Somewhere in the great beyond, Bob Ackles and Cal Murphy are no doubt having a riotous talk, reliving those days when they went at each other hammer and nail.
Ackles, the former B.C. Lions' general manager, will be chortling over the time he cut off Murphy's sideline communications during a 1985 playoff game due to a CFL rule.
And Murphy, who was the Winnipeg Blue Bombers' head coach back then, will be shaking his head and remembering how he repeatedly called his foe “a weasel” for doing it.
Rule breaker. Weasel. Oh, how they'll be laughing.
We lost another member of the CFL's good old guys on Saturday when Murphy died at the age of 79 in Regina, where he lived with his wife, Joyce. He had been hospitalized for broken ribs after suffering a fall.
Feisty, combative, jovial, quick-witted, Murphy was a favourite among fans, players and media alike. He spent more than three decades as a coach and GM in the CFL and was highly regarded for his ability to spot a football player. He took one look at University of Calgary football player Dan Federkeil and said, “You're good, but you'll never make it to the NFL. Have you thought about playing on the offensive line?”
Murphy was scouting for the Indianapolis Colts and liked Federkeil's footwork. Sure enough, the player was signed by the Colts and played in the NFL.
Murphy was proudly, fiercely Canadian. He coached at the University of British Columbia before joining the Lions and being named their head coach in 1975. Then he was canned by the man who had hired him, Bob Ackles.
“I remember the time Bob fired me,” Murphy said when Ackles died of a heart attack in 2008. “A few months later, I was in Fort Lauderdale at the NCAA coaches' convention. Bob was there and asked me if I wanted a couple of tickets to the Canadian dinner. Then he said, ‘You want to have a drink?' I called my wife and said, ‘I'm in the bar having a drink and you'll never guess with who?' I told her it was Bob Ackles and he's buying.”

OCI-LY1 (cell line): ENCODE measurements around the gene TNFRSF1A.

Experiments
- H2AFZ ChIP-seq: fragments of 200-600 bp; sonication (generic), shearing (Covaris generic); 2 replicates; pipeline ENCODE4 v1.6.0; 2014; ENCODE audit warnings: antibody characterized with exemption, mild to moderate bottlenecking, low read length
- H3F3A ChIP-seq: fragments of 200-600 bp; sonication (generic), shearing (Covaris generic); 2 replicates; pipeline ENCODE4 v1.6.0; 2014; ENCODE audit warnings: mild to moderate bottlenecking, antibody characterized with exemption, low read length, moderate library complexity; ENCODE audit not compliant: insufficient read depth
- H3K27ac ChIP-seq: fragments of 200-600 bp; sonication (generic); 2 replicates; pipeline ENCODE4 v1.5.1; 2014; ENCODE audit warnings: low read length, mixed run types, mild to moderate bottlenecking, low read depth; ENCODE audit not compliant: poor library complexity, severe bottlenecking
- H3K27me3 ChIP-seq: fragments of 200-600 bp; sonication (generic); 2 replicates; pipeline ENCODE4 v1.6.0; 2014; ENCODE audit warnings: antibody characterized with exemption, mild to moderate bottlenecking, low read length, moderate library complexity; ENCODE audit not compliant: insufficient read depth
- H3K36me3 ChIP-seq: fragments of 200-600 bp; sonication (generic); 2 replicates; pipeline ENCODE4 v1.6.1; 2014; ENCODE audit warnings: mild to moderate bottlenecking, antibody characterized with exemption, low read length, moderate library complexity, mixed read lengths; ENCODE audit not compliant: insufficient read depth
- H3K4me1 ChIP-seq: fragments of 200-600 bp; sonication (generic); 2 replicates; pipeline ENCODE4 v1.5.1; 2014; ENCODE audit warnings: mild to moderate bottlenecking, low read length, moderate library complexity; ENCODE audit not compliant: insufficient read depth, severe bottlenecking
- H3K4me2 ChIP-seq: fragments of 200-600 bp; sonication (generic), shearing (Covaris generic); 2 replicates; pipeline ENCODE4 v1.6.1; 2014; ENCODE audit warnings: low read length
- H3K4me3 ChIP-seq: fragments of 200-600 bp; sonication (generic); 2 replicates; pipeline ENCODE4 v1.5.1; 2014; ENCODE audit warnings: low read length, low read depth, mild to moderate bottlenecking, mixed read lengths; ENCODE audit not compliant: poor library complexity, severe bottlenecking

Ackles was one of several major CFL figures who died in 2008, including Ralph Sazio, Earl Lunsford, Joe (King) Krol and broadcasters Don Wittman and Leif Pettersen. Ironically, the guy who suffered two heart attacks and underwent a transplant in 1992 outlasted them. That was Cal Murphy. Rule breaker.
“Everyone in both the immediate, and extended, Blue Bomber family is deeply saddened by this news,” Winnipeg president Garth Buchko said. “Cal was a great ambassador for our game and for Canadian football in Winnipeg and Manitoba.
CFL offensive lineman Rob Murphy echoed those sentiments on Twitter.
“Every time Cal would see me in the last 12 years, he would say these two things: ‘How are you still playing?' And ‘You're too fat.' I will miss that man.”
Murphy, whose father died of heart disease, had a history of heart trouble. In February, 2010, he was admitted to a Regina hospital with a heart ailment and for a time was on life support.
“Cal Murphy lived and breathed and loved football – and our league was so much better for it,” CFL commissioner Mark Cohon said in a statement. “He was a fierce competitor, with a keen eye for talent, and an ability to mould great teams.
“His teams could amass points, but they were often defined by their toughness – reflective of a man who refused to let a severe heart condition stop him.”
Murphy, born March 12, 1932, in Winnipeg, suffered his first heart attack in 1979 while he was an assistant with the Edmonton Eskimos, and underwent quadruple bypass surgery. A second attack followed in 1985.
In 1992, he underwent emergency heart bypass surgery before having a successful heart transplant.
Murphy was part of nine Grey Cup-winning teams. He spent 24 seasons in the CFL as an assistant coach, head coach and general manager. He is best known for his 14 years with the Blue Bombers, where he served as the club's head coach and GM and led the team to five Grey Cup appearances, winning three.